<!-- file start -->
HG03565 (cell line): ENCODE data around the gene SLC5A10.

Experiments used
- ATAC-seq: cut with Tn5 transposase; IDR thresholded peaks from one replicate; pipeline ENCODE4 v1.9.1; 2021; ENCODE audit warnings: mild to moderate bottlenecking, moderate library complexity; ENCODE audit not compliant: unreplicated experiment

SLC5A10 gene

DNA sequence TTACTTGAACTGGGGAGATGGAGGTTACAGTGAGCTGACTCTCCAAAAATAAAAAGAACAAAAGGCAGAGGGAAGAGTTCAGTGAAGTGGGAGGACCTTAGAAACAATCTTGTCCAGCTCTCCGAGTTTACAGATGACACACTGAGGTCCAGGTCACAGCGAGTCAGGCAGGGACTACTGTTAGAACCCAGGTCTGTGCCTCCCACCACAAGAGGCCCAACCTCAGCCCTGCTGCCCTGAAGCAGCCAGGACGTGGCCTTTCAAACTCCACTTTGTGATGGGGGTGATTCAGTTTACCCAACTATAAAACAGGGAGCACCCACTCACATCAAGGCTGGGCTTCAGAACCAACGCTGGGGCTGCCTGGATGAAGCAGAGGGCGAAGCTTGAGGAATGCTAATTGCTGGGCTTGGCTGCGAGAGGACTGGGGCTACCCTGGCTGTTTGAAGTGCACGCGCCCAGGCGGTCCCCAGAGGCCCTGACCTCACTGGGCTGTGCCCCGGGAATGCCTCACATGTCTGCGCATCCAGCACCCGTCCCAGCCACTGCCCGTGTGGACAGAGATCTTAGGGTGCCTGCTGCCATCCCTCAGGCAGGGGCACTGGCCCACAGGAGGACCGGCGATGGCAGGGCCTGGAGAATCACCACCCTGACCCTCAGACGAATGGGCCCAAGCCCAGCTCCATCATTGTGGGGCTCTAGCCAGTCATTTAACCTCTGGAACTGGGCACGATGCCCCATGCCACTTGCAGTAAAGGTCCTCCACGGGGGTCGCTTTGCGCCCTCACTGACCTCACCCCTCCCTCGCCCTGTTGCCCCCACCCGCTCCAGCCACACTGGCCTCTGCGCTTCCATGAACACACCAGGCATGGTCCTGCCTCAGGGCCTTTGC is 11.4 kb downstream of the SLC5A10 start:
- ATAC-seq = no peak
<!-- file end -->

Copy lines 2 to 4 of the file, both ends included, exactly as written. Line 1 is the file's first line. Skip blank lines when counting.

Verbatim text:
Experiments used
- ATAC-seq: cut with Tn5 transposase; IDR thresholded peaks from one replicate; pipeline ENCODE4 v1.9.1; 2021; ENCODE audit warnings: mild to moderate bottlenecking, moderate library complexity; ENCODE audit not compliant: unreplicated experiment

SLC5A10 gene